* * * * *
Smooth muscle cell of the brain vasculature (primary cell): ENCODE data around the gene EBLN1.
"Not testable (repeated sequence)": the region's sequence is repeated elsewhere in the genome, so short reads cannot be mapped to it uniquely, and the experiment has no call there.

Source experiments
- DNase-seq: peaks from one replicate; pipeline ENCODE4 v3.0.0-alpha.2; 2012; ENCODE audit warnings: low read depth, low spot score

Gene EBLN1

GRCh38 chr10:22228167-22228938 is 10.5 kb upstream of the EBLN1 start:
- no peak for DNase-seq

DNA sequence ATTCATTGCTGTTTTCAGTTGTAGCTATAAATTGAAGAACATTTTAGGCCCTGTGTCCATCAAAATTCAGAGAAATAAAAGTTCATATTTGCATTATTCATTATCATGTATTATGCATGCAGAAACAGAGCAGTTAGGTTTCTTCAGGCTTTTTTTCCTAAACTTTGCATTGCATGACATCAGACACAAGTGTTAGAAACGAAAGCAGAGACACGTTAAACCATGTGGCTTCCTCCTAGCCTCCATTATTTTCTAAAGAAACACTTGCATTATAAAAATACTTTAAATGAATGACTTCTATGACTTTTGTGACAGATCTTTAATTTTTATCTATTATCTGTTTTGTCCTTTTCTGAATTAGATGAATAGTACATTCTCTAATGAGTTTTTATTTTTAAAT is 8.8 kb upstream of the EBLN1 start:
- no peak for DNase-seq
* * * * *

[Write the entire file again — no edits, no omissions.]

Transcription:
Smooth muscle cell of the brain vasculature (primary cell): ENCODE data around the gene EBLN1.
"Not testable (repeated sequence)": the region's sequence is repeated elsewhere in the genome, so short reads cannot be mapped to it uniquely, and the experiment has no call there.

Source experiments
- DNase-seq: peaks from one replicate; pipeline ENCODE4 v3.0.0-alpha.2; 2012; ENCODE audit warnings: low read depth, low spot score

Gene EBLN1

GRCh38 chr10:22228167-22228938 is 10.5 kb upstream of the EBLN1 start:
- no peak for DNase-seq

DNA sequence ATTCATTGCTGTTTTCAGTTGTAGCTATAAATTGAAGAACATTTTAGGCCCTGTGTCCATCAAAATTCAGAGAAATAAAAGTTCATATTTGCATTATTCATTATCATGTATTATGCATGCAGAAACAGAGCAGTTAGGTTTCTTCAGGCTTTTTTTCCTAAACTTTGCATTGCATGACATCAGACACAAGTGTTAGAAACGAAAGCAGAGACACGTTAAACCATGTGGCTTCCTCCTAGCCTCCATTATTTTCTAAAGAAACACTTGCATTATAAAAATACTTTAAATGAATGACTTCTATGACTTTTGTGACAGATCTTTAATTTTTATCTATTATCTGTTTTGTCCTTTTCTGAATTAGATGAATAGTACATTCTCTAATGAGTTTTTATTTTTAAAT is 8.8 kb upstream of the EBLN1 start:
- no peak for DNase-seq